Archaeologists to reconsider origins of industrial era obesity and cancer by scanning Museum of London skeletons

By Ben Miller | 24 April 2015

Research begins on 1,500 skeletons from medieval and industrial-era London

A photo of a close-up of a dark brown human skull with its teeth visible
© Museum of London
Some of London’s most important skeletons will be digitally x-rayed and scanned in a new archaeological investigation linking “man-made” diseases with the industrialisation of the city.

More than 1,000 adult men and women from the industrial revolution period, as well as 500 more from the medieval metropolis, will be used in quest to find out how the era affected the population at the Museum of London’s Centre for Human Bioarcheology. The latest clinical techniques will help to create an interactive online database for the public.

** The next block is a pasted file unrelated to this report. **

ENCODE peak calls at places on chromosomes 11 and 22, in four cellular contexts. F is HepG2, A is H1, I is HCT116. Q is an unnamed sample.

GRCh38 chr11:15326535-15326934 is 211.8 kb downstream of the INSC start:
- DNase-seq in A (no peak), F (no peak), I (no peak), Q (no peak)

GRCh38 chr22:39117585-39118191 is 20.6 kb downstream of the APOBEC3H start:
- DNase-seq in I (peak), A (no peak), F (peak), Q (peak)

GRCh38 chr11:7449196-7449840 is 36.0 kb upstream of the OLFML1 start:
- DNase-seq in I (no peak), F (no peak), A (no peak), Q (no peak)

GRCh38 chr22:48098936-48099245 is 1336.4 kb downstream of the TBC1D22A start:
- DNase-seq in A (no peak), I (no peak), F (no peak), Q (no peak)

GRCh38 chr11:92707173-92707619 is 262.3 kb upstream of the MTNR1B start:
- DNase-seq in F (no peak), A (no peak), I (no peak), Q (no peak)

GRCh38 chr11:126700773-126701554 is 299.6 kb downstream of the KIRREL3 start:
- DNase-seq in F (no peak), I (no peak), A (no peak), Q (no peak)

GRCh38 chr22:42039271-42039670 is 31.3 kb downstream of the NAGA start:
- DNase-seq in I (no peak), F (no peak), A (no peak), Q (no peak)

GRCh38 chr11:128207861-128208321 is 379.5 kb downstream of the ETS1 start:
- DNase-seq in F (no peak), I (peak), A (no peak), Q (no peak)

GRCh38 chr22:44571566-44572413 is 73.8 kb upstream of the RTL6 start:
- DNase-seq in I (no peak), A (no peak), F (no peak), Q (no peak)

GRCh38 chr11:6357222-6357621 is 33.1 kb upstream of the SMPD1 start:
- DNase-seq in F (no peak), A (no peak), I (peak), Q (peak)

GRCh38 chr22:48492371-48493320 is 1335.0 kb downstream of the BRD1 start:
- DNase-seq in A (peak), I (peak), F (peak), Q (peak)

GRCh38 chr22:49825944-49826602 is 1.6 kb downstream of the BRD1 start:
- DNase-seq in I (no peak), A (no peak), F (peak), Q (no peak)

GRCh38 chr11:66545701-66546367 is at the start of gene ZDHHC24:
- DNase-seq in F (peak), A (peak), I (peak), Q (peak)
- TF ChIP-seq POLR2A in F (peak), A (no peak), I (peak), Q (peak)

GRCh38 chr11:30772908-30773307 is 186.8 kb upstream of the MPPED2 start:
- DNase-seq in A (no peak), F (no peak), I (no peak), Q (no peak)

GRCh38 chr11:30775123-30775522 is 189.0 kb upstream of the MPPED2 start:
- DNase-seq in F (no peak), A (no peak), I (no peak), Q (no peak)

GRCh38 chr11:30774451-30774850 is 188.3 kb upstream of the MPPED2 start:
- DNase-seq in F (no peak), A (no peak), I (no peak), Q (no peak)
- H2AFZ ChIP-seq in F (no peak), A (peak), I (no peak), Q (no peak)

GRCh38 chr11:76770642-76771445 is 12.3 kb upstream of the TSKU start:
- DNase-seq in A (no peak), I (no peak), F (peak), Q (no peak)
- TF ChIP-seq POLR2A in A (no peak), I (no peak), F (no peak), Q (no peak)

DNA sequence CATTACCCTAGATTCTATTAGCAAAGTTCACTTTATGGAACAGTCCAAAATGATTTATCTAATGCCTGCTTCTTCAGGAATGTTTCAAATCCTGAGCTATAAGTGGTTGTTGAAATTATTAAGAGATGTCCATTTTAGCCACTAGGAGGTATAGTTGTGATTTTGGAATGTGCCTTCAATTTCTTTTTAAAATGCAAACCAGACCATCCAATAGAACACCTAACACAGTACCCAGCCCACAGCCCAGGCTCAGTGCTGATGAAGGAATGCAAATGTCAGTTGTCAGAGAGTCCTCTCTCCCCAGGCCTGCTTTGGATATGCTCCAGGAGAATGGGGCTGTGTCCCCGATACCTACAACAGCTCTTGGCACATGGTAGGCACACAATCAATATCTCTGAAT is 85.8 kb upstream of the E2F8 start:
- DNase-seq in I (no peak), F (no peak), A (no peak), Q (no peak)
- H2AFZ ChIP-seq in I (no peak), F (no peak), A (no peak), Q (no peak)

A photo of a series of three brown skulls lined up next to each other in profile
© Museum of London
“The most tangible evidence we have for the long-term consequences of the industrialisation process upon us is, quite simply, written in our bones,” says Jelena Bekvalac, the leader of a research team who plan to begin their work immediately.

“Modern health trends have seen a shift towards increasing life expectancy but we want to look again at what are often thought of as ‘man-made’ conditions like obesity and cancer.

A photo of a woman showing a human skull to a young man inside a museum archive
© Museum of London
“Given today’s more sedentary lifestyles, far removed from the physically active and natural existence of most of our forebears, there are some big questions about the origins of these diseases and how they relate to the modern environment.”

Bekvalac hopes to publish her team’s findings as soon as possible and deliver a series of lectures about the work.

What do you think? Leave a comment below.

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Regarding your statement that 'cancer is manmade', please see the article below from _IFLS_ in which it is stated: "Cancer has existed as long as humans have.... While it’s certainly true that global lifestyle-related diseases like cancer are on the rise, the biggest risk factor for cancer is age."
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